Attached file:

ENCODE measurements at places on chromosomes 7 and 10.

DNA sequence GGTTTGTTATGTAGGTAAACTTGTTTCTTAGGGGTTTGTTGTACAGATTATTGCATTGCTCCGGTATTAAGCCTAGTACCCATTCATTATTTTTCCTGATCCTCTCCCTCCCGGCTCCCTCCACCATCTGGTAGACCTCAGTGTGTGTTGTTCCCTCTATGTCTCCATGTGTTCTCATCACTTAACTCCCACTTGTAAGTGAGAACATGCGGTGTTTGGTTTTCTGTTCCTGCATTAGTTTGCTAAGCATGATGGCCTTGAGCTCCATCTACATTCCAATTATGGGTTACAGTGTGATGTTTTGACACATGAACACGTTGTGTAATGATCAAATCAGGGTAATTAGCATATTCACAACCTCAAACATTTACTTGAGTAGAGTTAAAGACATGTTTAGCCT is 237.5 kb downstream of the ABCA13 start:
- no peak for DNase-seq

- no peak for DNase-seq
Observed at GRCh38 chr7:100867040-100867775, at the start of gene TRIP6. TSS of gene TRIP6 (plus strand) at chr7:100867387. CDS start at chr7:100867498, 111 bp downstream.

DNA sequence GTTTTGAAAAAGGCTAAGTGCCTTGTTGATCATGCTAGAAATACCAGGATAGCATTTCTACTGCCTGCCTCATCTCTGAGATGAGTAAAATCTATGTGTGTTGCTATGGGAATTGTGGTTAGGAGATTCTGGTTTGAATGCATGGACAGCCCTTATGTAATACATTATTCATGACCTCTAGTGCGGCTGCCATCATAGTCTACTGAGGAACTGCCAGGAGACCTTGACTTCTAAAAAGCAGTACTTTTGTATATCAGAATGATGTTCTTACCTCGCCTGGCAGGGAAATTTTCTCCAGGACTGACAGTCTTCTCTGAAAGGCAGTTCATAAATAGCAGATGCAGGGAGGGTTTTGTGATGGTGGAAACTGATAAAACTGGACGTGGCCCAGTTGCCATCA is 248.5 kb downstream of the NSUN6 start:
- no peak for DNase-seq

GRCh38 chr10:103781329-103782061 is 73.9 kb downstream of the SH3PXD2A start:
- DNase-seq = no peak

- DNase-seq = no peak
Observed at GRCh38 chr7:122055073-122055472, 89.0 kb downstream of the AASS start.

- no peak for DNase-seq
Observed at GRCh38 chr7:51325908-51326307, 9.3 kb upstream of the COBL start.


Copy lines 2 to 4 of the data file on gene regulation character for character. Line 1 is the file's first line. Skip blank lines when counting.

DNA sequence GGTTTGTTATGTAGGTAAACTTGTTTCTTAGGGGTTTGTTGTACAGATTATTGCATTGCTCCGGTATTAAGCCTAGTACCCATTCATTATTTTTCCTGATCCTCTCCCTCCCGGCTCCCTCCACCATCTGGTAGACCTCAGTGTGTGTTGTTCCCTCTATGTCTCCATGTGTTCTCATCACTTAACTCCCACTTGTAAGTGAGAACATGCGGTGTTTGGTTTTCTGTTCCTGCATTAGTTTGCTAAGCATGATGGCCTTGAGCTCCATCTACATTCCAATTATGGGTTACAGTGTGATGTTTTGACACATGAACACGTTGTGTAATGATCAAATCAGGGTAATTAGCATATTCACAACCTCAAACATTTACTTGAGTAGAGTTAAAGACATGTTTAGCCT is 237.5 kb downstream of the ABCA13 start:
- no peak for DNase-seq

- no peak for DNase-seq